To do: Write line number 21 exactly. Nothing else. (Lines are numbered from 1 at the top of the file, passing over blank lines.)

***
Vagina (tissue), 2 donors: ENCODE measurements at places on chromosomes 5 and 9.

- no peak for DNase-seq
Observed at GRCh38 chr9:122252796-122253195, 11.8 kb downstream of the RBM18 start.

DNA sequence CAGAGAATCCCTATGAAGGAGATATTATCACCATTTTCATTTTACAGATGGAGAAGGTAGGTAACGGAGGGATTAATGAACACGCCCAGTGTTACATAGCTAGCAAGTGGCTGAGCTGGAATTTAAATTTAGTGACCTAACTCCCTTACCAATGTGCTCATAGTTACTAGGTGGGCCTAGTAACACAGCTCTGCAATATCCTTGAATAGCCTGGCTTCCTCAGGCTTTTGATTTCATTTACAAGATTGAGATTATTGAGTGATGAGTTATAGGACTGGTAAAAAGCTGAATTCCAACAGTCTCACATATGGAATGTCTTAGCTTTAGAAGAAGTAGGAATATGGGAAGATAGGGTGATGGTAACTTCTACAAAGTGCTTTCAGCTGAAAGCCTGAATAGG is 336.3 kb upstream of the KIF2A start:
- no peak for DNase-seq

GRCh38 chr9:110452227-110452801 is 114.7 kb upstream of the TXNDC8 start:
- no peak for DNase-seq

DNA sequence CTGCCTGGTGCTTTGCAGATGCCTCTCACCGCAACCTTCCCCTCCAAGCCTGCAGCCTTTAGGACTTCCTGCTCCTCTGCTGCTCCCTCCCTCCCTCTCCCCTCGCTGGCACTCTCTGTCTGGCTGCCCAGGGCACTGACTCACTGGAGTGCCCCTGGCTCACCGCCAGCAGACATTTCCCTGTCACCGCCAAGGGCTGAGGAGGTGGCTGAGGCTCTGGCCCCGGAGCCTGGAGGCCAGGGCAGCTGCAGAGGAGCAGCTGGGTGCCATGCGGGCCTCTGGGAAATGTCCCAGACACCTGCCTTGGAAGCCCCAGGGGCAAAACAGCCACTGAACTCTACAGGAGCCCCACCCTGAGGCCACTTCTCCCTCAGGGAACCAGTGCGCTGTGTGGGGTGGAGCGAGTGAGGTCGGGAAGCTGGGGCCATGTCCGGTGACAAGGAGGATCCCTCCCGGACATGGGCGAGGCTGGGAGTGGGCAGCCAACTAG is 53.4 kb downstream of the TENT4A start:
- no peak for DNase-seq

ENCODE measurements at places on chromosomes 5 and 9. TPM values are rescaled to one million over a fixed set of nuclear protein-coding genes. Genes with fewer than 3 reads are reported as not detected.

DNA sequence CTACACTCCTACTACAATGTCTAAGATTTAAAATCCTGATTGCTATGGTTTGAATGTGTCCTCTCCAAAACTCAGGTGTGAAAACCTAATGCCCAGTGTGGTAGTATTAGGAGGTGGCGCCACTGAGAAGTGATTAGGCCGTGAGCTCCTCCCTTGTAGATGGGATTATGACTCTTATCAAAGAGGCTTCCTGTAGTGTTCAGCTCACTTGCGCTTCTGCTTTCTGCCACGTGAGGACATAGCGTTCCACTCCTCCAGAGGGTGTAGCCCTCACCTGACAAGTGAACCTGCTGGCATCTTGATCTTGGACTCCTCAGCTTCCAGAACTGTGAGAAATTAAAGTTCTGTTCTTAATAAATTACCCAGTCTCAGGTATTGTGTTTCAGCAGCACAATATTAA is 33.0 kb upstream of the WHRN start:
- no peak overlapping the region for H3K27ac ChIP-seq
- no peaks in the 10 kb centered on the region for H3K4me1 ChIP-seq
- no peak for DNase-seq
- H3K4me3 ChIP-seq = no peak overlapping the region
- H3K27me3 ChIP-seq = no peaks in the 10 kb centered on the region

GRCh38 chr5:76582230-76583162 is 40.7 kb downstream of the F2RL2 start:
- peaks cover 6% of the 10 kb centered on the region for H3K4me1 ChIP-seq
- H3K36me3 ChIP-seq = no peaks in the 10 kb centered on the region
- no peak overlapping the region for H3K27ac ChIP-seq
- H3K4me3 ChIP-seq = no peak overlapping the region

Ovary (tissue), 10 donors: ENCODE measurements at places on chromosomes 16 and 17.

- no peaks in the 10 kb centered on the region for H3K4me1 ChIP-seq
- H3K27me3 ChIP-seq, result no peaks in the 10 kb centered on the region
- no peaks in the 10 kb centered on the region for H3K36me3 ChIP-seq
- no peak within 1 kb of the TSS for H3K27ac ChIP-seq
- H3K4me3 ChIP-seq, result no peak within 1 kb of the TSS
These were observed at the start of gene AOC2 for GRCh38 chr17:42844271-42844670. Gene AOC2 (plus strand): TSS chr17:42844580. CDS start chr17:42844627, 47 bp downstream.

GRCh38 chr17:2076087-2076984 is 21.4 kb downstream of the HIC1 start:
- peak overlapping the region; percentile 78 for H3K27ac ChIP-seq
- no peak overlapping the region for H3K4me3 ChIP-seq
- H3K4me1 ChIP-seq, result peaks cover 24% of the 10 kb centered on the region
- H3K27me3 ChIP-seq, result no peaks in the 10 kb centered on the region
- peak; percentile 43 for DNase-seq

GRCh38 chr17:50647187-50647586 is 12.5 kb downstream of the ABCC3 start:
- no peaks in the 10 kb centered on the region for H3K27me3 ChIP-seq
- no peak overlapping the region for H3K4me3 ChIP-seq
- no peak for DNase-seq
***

- H3K4me3 ChIP-seq = no peak overlapping the region